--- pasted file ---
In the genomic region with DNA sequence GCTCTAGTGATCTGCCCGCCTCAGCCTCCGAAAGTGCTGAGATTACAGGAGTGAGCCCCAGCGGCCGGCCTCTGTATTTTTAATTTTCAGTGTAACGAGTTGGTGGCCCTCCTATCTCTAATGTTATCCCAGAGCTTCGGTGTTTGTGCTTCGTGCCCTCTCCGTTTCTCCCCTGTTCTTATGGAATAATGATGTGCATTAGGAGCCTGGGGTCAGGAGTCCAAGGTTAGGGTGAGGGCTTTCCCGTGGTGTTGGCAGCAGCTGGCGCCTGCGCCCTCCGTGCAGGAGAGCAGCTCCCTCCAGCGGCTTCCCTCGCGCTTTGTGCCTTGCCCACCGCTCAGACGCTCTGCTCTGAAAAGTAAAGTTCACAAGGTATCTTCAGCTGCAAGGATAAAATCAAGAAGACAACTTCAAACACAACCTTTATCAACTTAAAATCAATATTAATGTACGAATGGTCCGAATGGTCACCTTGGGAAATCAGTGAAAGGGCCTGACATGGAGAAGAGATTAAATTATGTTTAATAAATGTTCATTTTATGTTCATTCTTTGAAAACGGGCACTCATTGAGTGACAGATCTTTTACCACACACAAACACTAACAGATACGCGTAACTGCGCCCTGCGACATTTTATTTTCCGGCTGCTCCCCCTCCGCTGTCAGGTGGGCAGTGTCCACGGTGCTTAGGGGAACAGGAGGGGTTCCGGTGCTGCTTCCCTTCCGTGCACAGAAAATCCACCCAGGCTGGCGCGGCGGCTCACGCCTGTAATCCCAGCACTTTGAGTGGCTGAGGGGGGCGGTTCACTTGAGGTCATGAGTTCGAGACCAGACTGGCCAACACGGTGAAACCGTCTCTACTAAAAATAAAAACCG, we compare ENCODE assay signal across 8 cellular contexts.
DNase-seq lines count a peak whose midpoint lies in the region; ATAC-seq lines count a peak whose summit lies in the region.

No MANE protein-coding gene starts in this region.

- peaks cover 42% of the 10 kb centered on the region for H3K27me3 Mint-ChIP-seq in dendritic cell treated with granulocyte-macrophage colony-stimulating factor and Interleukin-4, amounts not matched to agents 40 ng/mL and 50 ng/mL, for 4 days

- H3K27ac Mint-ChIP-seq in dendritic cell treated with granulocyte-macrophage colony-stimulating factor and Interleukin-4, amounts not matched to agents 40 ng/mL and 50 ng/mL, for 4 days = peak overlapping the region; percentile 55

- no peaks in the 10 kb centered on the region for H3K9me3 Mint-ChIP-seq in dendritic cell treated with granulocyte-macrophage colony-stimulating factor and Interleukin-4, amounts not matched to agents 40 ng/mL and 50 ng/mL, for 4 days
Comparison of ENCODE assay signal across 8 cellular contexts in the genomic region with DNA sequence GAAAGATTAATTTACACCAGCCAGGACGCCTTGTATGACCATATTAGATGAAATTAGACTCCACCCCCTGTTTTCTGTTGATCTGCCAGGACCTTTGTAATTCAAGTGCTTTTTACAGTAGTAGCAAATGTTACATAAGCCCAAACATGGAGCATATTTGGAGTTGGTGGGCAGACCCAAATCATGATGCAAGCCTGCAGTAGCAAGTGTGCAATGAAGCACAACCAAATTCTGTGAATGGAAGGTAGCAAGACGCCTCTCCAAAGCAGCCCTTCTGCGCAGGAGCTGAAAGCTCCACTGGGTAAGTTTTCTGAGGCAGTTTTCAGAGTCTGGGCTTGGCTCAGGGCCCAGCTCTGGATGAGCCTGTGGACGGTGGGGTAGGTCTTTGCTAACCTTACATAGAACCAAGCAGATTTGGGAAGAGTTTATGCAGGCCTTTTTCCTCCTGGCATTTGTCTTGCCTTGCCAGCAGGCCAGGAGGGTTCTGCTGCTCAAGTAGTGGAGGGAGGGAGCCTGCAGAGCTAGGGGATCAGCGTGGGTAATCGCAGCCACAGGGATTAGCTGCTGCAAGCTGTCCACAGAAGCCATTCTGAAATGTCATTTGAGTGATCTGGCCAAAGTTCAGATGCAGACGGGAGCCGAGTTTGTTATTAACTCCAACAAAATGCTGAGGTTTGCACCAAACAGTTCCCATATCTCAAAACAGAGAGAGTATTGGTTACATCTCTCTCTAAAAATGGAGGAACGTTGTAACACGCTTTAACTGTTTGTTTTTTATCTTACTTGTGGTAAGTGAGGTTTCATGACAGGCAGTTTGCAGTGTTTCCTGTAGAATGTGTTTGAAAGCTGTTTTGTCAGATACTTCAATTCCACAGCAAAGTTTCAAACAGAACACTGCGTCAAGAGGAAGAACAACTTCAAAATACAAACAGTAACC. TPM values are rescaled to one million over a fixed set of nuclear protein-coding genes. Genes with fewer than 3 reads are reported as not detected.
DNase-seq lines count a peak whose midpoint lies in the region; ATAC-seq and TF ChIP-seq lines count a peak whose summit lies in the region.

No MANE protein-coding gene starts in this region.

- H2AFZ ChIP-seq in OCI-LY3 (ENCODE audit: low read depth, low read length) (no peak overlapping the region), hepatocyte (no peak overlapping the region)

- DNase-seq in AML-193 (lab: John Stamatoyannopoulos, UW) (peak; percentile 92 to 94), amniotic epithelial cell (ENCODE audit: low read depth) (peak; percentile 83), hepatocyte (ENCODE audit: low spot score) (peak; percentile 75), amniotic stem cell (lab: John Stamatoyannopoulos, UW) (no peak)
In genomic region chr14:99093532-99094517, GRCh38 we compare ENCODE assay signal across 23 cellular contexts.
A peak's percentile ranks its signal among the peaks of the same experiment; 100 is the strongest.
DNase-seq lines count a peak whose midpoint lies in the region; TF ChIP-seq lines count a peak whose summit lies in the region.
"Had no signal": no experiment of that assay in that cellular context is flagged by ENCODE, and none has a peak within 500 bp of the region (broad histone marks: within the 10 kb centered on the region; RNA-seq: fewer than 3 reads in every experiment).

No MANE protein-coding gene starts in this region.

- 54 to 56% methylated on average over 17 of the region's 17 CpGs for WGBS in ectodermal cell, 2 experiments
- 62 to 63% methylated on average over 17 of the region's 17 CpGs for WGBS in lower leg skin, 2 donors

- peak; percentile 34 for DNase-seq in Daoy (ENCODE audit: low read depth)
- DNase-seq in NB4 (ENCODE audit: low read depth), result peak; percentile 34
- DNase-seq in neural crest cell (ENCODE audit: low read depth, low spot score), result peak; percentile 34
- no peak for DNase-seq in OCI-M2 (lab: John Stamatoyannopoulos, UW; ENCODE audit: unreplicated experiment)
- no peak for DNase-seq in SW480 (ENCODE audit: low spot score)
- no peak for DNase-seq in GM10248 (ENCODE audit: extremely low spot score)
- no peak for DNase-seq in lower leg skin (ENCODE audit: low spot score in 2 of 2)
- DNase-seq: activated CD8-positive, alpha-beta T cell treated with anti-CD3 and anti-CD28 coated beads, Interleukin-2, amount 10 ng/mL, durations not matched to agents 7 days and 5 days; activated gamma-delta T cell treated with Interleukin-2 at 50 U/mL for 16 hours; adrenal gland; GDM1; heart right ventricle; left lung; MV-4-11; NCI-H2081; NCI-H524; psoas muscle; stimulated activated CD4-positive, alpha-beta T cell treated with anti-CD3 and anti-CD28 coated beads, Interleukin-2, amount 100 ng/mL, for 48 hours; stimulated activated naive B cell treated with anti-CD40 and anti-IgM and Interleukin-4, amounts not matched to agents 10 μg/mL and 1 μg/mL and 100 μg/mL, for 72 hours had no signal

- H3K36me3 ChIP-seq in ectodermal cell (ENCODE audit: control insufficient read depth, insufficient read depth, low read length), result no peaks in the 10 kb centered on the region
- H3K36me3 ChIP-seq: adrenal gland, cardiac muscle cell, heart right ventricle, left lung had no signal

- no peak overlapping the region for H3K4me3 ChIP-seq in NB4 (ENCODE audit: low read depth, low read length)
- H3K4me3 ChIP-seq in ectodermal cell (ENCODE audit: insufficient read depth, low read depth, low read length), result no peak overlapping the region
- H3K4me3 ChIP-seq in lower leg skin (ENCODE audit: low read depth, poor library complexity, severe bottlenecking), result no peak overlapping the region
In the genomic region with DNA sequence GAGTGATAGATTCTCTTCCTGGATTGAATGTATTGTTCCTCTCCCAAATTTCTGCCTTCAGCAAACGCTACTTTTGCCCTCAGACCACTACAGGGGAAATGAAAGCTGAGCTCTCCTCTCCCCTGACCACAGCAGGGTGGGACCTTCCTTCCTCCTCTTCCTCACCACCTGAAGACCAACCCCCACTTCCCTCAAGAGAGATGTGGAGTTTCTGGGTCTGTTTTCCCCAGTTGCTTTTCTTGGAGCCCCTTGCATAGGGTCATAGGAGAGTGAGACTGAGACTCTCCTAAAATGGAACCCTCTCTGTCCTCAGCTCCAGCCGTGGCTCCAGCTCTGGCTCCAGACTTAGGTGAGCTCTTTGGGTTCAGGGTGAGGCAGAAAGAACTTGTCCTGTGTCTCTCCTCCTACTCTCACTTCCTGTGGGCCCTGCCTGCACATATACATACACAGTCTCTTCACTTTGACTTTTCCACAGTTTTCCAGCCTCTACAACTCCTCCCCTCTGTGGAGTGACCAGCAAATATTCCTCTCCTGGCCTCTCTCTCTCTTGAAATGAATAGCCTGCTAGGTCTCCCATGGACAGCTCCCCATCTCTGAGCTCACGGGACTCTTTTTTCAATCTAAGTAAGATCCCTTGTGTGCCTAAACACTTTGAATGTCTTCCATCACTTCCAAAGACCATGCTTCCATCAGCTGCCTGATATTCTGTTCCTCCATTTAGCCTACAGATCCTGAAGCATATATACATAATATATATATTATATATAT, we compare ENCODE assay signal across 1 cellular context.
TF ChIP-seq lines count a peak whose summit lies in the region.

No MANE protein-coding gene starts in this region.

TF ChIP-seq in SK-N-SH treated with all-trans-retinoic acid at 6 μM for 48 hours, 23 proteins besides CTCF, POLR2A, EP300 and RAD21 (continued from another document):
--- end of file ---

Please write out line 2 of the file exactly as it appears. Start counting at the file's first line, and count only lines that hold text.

DNase-seq lines count a peak whose midpoint lies in the region; ATAC-seq lines count a peak whose summit lies in the region.